The Doll Factory • Elizabeth MacNeal • 2019 • Picador • 336 pages
London. 1850. The Great Exhibition is being erected in Hyde Park and among the crowd watching the spectacle two people meet. For Iris, an aspiring artist, it is the encounter of a moment – forgotten seconds later, but for Silas, a collector entranced by the strange and beautiful, that meeting marks a new beginning.
When Iris is asked to model for pre-Raphaelite artist Louis Frost, she agrees on the condition that he will also teach her to paint. Suddenly her world begins to expand, to become a place of art and love.
But Silas has only thought of one thing since their meeting, and his obsession is darkening…
The Doll Factory est le premier roman de l’écrivaine écossaise, Elizabeth MacNeal dont l’inspiration lui vient d’un essai qu’elle a écrit durant ses études. Ce dernier portait sur la littérature anglaise des années 1850. Sur son site officiel, elle parle aussi de sa fascination pour Lizzie Suddal, muse et compagne de Dante Gabriel Rossetti, pour le Londres de cette époque, bouillonnante d’inspirations et d’ambitions que cristallise l’organisation de la toute première Exposition universelle de 1851. À cette occasion, le Crystal Palace sera construit.
Ce sont autant d’aspects historiques qui se retrouvent dans ce roman, pour mon plus grand bonheur. L’auteur évoque la construction du Crystal Palace, une des premières architectures de verre et d’acier et qui s’inspire des serres. En effet, Joseph Praxton (1803-1865), son concepteur, était avant tout un jardinier. Le roman fourmille de petites anecdotes historiques qui étoffent l’intrigue, la rendent vraisemblable, mais surtout elles donnent au lecteur l’impression de marcher au côté d’Iris dans le Londres de 1850. Une petite anecdote que j’ai adoré retrouver est celle autour des wombats, animaux que les Préraphaélites appréciaient énormément. La rumeur voulait que le wombat de Rossetti soit mort après avoir mangé une boîte de cigares… Rumeur fausse, bien entendu.
Il y a d’autres aspects historiques dans ce roman qui m’ont énormément plu et qui ne tiennent pas seulement à l’Exposition universelle. Il y a surtout la présence centrale des Préraphaélites, mouvement artistique anglais que j’adore et qui est largement abordé dans ce livre (de la place des artistes dans la société par rapport à l’Académie, le rôle important des critiques au XIX siècle qui se développent énormément, le rôle des muses, leurs méthodes de travail…). Il y a également tout un développement sur les conditions de vie et de travail des pauvres, notamment à travers le personnage tellement attachant d’Albie. Les femmes tiennent également un grand rôle dans cette intrigue. Elizabeth MacNeal montre bien la manière dont la femme était perçue à cette époque, la condition qui lui était assignée : épouse et mère ; travailleuse ou prostituée. La volonté de reconnaissance et d’ascension sociale est amplement évoquée avec Silas, un personnage qui fait froid dans le dos.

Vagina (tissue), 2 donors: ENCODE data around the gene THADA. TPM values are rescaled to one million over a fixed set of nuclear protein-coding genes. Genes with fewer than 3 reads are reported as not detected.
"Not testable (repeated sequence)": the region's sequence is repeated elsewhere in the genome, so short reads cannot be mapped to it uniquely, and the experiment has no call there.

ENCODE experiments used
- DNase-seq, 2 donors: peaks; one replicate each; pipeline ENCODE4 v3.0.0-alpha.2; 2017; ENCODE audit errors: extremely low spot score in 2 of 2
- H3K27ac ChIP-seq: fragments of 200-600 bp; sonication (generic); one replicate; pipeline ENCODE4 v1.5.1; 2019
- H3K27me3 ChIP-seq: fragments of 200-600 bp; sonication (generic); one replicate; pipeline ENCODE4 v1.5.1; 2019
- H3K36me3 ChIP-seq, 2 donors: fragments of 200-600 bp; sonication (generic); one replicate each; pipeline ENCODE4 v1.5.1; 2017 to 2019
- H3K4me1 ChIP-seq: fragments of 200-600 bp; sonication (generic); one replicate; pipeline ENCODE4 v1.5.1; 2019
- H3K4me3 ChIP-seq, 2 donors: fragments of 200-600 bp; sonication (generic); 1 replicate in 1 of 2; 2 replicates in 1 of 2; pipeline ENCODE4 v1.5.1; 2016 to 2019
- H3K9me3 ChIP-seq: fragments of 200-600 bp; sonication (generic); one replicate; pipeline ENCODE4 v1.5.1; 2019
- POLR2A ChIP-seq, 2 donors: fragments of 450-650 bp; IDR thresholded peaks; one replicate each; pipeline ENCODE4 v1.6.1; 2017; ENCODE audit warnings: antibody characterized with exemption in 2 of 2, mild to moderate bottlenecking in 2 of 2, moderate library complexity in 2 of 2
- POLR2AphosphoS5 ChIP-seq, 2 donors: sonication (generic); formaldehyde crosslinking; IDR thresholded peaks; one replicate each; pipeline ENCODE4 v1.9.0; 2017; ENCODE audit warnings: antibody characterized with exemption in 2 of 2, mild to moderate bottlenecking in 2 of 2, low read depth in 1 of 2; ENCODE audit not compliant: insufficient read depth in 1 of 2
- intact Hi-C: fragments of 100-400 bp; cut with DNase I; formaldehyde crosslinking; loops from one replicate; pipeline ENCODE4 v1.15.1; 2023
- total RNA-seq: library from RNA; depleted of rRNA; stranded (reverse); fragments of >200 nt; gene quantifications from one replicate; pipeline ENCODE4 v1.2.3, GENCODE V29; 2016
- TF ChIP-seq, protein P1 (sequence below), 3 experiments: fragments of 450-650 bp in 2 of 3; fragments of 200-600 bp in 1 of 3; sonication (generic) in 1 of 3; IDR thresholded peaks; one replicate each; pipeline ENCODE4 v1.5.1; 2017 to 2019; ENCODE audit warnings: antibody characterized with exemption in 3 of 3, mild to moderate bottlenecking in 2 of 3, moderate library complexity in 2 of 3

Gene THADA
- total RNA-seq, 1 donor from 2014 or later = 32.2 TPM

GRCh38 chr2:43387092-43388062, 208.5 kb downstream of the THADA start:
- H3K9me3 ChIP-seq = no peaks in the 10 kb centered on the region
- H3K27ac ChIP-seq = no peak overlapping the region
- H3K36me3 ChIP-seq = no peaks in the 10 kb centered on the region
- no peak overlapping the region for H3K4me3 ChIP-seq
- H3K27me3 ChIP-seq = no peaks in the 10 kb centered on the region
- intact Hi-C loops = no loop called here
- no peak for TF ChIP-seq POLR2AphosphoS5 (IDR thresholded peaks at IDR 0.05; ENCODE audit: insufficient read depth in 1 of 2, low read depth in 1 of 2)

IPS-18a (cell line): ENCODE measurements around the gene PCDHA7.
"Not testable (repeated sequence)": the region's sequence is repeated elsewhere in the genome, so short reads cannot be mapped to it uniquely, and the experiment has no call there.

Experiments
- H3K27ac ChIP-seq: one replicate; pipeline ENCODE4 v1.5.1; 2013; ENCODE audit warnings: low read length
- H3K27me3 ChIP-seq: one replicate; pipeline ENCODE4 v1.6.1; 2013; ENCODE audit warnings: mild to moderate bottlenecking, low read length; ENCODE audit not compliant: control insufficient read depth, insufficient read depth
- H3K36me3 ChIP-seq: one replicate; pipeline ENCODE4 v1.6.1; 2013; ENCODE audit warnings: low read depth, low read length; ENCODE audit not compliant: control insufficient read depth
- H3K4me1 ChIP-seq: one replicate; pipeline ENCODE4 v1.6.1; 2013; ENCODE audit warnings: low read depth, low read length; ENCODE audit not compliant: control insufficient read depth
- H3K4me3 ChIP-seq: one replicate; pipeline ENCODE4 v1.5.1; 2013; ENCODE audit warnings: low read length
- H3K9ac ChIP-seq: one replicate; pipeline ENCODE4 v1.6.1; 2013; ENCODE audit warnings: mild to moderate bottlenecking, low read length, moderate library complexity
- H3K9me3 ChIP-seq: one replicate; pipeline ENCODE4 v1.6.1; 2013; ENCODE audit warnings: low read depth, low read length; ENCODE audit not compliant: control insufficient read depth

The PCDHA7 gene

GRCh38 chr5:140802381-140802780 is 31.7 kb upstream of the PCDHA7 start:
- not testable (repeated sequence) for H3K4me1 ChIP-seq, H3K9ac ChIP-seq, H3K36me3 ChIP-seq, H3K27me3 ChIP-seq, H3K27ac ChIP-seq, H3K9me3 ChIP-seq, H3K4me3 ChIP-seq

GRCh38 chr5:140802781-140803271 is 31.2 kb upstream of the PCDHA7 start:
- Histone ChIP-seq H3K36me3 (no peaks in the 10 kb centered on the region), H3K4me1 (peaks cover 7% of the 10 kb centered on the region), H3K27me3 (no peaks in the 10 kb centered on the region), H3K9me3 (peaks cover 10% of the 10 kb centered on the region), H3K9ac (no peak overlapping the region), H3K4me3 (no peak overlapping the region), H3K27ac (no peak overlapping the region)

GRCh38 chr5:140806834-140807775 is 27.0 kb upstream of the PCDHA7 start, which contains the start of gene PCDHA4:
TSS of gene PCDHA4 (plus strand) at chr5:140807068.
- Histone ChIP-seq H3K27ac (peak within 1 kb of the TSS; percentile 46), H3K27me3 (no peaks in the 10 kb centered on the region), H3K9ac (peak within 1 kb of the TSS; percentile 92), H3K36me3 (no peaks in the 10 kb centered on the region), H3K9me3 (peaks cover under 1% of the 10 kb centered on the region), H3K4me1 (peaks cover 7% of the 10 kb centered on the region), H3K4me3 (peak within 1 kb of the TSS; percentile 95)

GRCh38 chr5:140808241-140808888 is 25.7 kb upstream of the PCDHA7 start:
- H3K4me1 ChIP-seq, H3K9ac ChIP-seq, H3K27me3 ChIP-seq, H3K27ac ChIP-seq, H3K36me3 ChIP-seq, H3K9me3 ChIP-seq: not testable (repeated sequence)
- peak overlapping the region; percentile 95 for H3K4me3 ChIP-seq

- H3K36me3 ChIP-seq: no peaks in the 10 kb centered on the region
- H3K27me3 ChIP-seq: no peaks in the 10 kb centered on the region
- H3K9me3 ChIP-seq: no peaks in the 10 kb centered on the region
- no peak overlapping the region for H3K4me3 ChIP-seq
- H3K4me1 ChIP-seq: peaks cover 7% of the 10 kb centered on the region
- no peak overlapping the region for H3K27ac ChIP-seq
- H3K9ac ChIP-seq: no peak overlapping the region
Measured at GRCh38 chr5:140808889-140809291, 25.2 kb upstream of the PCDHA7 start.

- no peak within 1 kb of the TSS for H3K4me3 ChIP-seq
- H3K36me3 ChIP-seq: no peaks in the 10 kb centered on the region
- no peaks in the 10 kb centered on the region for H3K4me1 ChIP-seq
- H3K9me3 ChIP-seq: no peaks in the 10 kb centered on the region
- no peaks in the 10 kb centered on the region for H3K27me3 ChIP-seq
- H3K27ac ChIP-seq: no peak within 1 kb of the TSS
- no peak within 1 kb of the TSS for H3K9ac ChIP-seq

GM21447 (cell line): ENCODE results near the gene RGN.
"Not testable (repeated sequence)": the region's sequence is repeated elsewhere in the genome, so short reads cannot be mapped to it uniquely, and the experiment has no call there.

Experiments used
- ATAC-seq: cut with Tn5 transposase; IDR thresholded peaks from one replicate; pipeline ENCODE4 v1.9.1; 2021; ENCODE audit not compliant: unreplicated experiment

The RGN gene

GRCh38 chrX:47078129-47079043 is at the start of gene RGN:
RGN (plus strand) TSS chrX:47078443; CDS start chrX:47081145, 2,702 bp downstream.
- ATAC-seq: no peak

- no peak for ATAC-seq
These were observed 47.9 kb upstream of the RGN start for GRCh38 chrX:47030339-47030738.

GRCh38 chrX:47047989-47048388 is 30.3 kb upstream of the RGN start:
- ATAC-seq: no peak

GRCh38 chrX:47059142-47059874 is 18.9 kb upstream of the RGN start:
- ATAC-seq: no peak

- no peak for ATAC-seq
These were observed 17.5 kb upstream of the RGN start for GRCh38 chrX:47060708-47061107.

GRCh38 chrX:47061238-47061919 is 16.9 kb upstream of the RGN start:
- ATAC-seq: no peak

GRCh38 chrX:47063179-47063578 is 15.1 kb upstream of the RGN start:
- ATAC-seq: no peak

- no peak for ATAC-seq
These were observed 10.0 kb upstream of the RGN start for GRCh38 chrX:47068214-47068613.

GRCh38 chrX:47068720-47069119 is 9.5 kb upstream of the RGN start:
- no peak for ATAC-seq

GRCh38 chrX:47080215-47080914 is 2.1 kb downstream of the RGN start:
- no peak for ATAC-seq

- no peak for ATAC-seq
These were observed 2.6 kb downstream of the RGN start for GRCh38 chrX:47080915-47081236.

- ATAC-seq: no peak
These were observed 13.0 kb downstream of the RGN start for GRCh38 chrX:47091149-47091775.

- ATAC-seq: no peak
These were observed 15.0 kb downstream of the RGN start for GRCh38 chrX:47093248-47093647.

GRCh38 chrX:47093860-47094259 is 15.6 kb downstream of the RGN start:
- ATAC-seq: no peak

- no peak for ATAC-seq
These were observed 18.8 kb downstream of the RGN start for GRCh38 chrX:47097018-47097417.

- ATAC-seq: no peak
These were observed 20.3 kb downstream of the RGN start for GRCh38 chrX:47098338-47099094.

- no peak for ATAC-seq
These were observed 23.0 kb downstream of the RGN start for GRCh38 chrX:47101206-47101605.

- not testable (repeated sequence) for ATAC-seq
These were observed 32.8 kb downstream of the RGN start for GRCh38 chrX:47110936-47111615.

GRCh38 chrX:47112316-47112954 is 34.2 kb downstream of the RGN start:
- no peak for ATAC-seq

Cette impression est renforcée par, à la fois, son métier et sa psychologie. Elizabeth MacNeal a fait un excellent travail sur la description des différents personnages, mais pour Silas, je trouve qu’elle a mis un cran au-dessus. Dès sa première apparition, le lecteur sent qu’il y a quelque chose de malsain chez lui. Sa passion pour tout ce qui est morbide, les curiosités, la taxidermie ne joue pas en sa faveur. Je l’ai détesté et, tout au long du roman, j’ai espéré qu’il n’arrive jamais à ses fins, surtout après la révélation de certains secrets le concernant.
C’est à travers ce dernier que la tension psychologique du roman se crée. En le commençant, je ne m’attendais pas à ce qu’il prenne une telle direction. Mais, progressivement, d’un roman historique, The Doll Factory devient un thriller psychologique. Pour un premier roman, Elizabeth MacNeal m’a étonnée par sa maîtrise de la tension, du drame. J’ai retenu mon souffle tout au long des pages, tout en ayant beaucoup d’espoir, de la peur et de la colère. J’ai été prise dans cette intrigue rapidement, prenant à coeur le destin d’Iris.
J’ai beaucoup aimé cette jeune femme courageuse et brillante, elle ose sortir des conventions en suivant ses rêves de devenir une artiste. On peut réellement voir la fascination qu’a exercée Lizzie Suddal sur l’auteur à travers Iris. Elles partagent un certain nombre de points communs. Elles ont toutes les deux étaient découvertes alors qu’elles travaillaient dans des boutiques. Elles sont toutes les deux rousses, une couleur de cheveux qui obsédait les artistes préraphaélites. Elles sont toutes les deux muses et artistes. Cela peut donner quelques pistes de réflexion sur le destin d’Iris, même si je ne l’espère pas pour elle. Lizzie Suddal apparaît d’ailleurs dans le roman, aux côtés de Rossetti et Millais.
The Doll Factory a presque été un coup de coeur. Il y a quelques petits coups de mou parfois, entre l’introduction des personnages, puis quand l’aspect thriller psychologique commence réellement. Cependant, c’est vraiment un excellent roman, avec une écriture de qualité. Je serai curieuse de lire d’autres ouvrages de l’auteur et je recommande ce premier roman étonnant. Tout au long de ma lecture, je me suis dit que c’est le genre d’histoire que j’aimerais beaucoup voir adapter au cinéma ou en série.